PUEBLO — Cheyenne Mountain boys tennis coach David Adams made sure his team knew it couldn't leave anything to chance.
He told them all to try to be the one to cross the finish line to capture the program's first Class 4A state tennis title in seven years.
At No. 1 singles, Joey Geisz wanted to take those words to heart. He came out firing in the first set, beating Niwot's Neil Wilcox to get the attention of everyone cruising the concrete walkways of the Pueblo City Park tennis courts.
But Wilcox was perceived as the favorite for a reason. He battled back to win the final two sets and got a 2-6, 6-2, 6-2 win to claim the No. 1 singles championship.
"He came out really strong, really took it to me and I don't think I was ready for it," Wilcox said.
Wilcox had to make an adjustment so started getting more aggressive on the returns and make sure that Geisz started feeling more pressured on his first serves. The plan worked as Wilcox looked as dominant as he had been during the tournament's first two days.
One court over, however, Cheyenne Mountain's No. 2 singles player Paul Jones took care of business to ensure that the Indians clinched sole possession of the team championship. His 6-1, 6-2 win over Mullen's George Henry Hanzel was the first match off the court.
With plenty of time to play, Cheyenne Mountain was the boys tennis champion for the first time since 2012. The Indians finished with 85 points. Mullen was second with 57 and Niwot came in third with 43.
"Coach told us the story yesterday about how a few years ago they needed just one point to win state and they didn't get it," Jones said. "It was really important to get that one point and I got it and it feels good."
This is the 17th championship for the school's boys tennis team and the 98th team championship in school history. With two more wins, Cheyenne Mountain becomes the second school in the state to win 100 team titles. But that's a conversation for a later day. Saturday was about Adams' boys and a win he wasn't sure he'd ever see.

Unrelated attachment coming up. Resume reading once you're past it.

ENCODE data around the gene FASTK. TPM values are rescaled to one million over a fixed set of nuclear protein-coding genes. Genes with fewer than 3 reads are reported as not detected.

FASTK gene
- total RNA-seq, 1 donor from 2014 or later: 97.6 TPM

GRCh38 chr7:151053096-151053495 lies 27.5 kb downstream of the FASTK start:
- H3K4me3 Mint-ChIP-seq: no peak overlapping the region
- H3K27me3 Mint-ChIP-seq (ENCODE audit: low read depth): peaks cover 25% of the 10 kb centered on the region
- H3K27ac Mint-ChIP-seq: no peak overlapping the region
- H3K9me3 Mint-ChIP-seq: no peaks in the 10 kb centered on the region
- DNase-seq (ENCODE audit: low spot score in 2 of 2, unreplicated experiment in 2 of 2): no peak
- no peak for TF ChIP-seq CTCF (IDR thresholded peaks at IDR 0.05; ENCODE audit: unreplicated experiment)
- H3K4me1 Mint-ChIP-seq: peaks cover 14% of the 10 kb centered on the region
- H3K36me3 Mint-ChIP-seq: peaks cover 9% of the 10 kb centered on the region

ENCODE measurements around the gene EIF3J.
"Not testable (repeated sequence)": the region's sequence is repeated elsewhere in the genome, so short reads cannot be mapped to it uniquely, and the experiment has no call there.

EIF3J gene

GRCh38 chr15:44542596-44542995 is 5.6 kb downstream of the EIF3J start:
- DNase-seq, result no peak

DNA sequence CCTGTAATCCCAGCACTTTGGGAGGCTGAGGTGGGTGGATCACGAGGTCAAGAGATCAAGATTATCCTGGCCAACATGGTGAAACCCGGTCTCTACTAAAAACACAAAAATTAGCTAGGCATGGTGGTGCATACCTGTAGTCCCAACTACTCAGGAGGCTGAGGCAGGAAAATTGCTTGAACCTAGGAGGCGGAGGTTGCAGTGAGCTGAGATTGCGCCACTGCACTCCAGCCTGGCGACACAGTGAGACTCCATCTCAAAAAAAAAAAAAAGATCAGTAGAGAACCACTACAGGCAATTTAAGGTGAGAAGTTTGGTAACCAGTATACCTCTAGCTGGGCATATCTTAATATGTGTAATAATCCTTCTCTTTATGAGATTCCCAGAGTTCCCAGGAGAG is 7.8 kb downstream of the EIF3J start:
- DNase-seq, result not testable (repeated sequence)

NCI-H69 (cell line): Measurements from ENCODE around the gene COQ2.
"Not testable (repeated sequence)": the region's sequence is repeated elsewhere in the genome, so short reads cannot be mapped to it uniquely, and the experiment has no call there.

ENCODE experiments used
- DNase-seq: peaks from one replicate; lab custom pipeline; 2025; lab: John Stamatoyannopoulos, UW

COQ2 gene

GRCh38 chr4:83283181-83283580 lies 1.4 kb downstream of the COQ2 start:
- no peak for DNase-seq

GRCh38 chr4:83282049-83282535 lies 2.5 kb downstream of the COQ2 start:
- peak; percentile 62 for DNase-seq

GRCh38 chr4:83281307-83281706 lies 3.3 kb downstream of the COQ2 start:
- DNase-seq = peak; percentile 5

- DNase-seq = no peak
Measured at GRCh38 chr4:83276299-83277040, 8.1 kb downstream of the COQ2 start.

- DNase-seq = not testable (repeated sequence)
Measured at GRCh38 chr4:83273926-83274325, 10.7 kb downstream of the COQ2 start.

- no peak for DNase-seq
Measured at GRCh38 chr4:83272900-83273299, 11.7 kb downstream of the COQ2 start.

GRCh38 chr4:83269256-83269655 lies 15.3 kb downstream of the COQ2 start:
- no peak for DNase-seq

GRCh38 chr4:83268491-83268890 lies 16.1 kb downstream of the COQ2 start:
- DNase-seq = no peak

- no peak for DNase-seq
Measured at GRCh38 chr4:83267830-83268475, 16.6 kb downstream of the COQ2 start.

"When the group that won our last title graduated, I knew it would be a long time, if ever, that we'd get another one," Adams said.
But this group that was able to do it was one that Adams couldn't be happier to see hoist championship gold.
"You look at Joey and Paul, who are captains, and they couldn't be more gracious human beings," Adams said. "They're just the nicest guys. They don't have that ego and strut that you sometimes see among the best tennis players on your team."
The nice guys were the beneficiaries of honesty from another nice guy. Cheyenne's Oliver Muhl claimed the No. 3 singles title but found himself in a battle with D'Evelyn's Carter Smith on Friday.
During the tie-breaker in the first set, an official ruled a call in favor of Smith. The sophomore informed the official that the call was a mistake and it was good in favor of Cheyenne Mountain. That call gave Muhl the set and he would go on to win the match.
That act was a major factor in D'Evelyn claiming this year's Vicky Matarrazo Sportsmanship Award, an award that spectators of all teams applauded as Smith accepted it on behalf of his team.
Like the individual or team championship, that didn't happen by accident. It's like Adams told his team, leave nothing to chance.
Nobody at state tennis did. Championships were earned and integrity was maintained.